The story of the climate consequences of human activities – animal husbandry being responsible for methane emissions, and reforestation with pine plantations augmenting the lifetime of this potent greenhouse gas (GHG) - is uniquely a New Zealand one.

The methane emissions from livestock are well documented, but the extension of methane lifetimes by exotics is not.

The reforestation (natural or intentional restocking of existing forests that have been depleted, usually through deforestation) with exotic pine plantations is not the silver bullet believed.

They release monoterpenes into the atmosphere that rapidly mop up methane-destroying hydroxyl radicals (OH).

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When methane (CH4) is emitted from livestock belching on farms, this is eventually broken down by hydroxyl radicals – the main reason that the lifetime of methane is just over 12 years.

In the pine forests, monoterpenes are produced and this mops up extremely rapidly the OH to form carbon dioxide and carbon monoxide.

So, in the North Island atmosphere the monoterpenes remove the OH radicals preferentially before these have a chance to break down methane. This is how monoterpenes indirectly augment the lifetime of methane.

With the Zero Carbon Bill (ZCB) being introduced specifying emission reductions targets, we immediately focussed our work on modelling these interactions.

The science we did

Firstly, we determined monoterpene emissions from the North Island pine plantations and contrasted this with monoterpene emissions from the native vegetation in the North Island. The native vegetation releases much less monoterpenes than pines.

Second, changes of methane lifetime were investigated in response to the reduction of hydroxyl radicals mopped up in the oxidation of the monoterpenes.

Finally, the resultant regional warming potential of methane and heating were related to the changes in methane lifetime in the North Island regional atmosphere. We used a regional climate-air chemistry linked model to investigate these changes.

The modelling study over the North Island found that pine plantations increase in ambient monoterpene levels in the North Island.

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Further, these monoterpenes from pines extend the methane lifetime because of the reduction of its atmospheric sink by greater than a year.

This causes an increase in heating (radiative forcing). The heating effect per molecule of methane compared with a molecule of carbon dioxide in the global atmosphere is 84 to one, methane is a very potent greenhouse gas.

With an increase in methane lifetime in the North Island atmosphere from 12.4 to 15 years, the North Island heating increases by about a third, from 84 to 111.

This means that methane's share of the New Zealand GHG emissions would increase from 42 to 50 per cent.

Implications for New Zealand emissions reductions targets

The new science has consequences for New Zealand climate policy, points we made in our ZCB submission.

Given that New Zealand's methane impact on the atmosphere is higher than perceived, the reductions targets need to be increased to 20 per cent methane by 2030 and at the upper end of the proposed range in the ZCB (47 per cent) by 2050, which we recommended in our ZCB submission.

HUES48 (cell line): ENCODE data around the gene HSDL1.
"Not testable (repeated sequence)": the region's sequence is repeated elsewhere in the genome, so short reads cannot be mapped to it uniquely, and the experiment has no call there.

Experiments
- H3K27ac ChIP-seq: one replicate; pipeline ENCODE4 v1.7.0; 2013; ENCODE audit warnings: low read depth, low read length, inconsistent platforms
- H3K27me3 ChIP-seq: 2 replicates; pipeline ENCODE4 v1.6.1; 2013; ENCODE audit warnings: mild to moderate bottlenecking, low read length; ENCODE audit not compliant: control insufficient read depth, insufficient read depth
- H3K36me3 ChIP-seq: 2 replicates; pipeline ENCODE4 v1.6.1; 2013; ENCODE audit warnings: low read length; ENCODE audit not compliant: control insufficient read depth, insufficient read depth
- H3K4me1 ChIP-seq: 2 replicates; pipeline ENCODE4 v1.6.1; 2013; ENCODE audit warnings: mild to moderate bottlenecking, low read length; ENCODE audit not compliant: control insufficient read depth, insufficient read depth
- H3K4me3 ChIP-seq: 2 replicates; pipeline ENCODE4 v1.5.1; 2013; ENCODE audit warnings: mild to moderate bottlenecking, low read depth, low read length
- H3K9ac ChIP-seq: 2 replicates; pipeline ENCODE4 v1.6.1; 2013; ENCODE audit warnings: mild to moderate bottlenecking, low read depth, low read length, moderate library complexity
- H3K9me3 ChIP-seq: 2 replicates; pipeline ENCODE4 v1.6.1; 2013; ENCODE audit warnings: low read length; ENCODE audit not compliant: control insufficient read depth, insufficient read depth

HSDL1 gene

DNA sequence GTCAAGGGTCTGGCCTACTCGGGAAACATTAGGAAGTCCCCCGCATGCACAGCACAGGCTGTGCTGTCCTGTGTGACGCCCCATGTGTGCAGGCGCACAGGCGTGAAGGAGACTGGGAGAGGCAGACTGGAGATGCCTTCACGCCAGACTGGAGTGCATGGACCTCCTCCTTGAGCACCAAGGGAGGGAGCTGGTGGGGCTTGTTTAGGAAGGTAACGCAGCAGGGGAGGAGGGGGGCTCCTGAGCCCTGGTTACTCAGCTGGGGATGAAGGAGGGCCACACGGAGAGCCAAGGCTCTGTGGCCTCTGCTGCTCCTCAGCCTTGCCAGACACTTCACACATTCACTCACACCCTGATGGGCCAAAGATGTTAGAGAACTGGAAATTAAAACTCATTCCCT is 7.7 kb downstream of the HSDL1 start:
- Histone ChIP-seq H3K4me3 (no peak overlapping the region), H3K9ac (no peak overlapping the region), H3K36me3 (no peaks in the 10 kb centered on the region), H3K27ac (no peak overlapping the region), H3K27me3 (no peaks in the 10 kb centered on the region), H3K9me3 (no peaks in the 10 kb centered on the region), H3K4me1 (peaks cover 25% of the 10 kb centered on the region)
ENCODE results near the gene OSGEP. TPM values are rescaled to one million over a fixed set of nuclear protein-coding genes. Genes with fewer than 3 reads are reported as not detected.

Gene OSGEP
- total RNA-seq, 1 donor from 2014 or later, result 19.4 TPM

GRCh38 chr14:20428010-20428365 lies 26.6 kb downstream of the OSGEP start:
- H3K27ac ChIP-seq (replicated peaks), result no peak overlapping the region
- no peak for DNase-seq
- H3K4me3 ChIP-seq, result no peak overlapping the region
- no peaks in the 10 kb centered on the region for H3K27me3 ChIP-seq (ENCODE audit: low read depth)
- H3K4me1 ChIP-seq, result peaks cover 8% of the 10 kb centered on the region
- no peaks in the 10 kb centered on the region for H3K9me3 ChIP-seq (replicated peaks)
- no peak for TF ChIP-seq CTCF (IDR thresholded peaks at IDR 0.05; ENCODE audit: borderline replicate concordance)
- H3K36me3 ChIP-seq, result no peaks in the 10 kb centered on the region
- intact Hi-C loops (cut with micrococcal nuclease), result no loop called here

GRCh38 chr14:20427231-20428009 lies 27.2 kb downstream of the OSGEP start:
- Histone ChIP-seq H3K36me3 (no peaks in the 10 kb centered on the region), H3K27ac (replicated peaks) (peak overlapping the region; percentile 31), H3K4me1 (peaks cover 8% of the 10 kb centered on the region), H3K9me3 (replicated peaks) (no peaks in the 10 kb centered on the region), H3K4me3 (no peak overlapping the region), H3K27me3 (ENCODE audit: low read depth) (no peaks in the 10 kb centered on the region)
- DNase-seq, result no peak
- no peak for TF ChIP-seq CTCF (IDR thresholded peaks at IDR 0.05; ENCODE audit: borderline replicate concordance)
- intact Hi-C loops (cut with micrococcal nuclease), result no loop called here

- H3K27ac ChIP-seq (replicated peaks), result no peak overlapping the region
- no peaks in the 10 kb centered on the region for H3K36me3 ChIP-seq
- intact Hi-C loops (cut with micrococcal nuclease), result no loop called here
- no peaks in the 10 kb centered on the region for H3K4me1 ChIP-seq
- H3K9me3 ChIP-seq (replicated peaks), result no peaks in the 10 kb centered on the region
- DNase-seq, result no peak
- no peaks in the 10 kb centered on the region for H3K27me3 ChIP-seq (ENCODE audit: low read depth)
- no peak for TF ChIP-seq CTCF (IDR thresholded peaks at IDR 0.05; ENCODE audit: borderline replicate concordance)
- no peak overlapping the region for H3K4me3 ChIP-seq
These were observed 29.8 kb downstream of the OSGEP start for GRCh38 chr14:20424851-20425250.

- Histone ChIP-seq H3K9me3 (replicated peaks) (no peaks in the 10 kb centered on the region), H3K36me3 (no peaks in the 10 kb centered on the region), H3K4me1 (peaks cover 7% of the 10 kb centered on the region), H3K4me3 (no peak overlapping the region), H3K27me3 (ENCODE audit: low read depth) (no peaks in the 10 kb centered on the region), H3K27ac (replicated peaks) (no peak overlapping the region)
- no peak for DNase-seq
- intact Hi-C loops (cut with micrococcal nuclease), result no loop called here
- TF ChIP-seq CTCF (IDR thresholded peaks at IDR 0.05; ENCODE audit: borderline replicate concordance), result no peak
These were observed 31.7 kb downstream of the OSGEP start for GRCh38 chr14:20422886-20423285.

Reducing methane provides more bang for the buck than carbon dioxide because reducing one molecule of methane is 111 times more effective than one molecule of carbon dioxide.

Some farms have demonstrated reducing livestock numbers, and thus methane can be done. Owl Farm has reduced total GHG emissions by 8 per cent and lifted operating profit per hectare by 14 per cent through improving management practices over the past two years.

Plans are for changes farm management, for example reduced feed use and lowered the stocking rates, are expected to increase profitability by another 21 per cent and GHG emissions by 13 per cent – a total of 21 per cent.

The ZCB is very prescriptive on emissions reductions, especially of biogenic methane. The recent unexpected rise in atmospheric methane shows the incomplete understanding of its biogeochemistry.

We recommended the new Climate Change Commission (CCC) role, drawing on the appropriate technical expertise, determines the methane targets, rather than having these enshrined in legislation before our understanding of methane production and destruction is much improved.

Implications for New Zealand forestry

The exotic radiata pine plantations are vast monocultures of trees as business enterprises.

The one billion reforestation plans indicate that 550 to 600 million of these will be exotic plantation forestry from 2018 to 2027.

Natural-forest restoration is by far the most effective approach for removing carbon from the atmosphere and storing carbon.

Recent overseas research finds that natural forests are 12 to 40 times more effective than plantations at storing carbon.

Land clearance releases carbon followed by rapid uptake by exotic trees. But of the land cleared for replanting with exotics the carbon is released again by the decomposition of plantation waste and products.

Thus, the carbon sequestration can only be counted for the first crop, compared with natives.

Our research shows there has been collateral damage from attempts to plant pine trees en masse in order to mitigate global warming.

New Zealand forestry policy requires re-evaluation to increase the proportion of land that is being regenerated to natural forest.

Professor Jim Salinger is a Visiting Professor at the University of Florence in Italy, and Professor Jose Fuentes is at The Pennsylvania State University.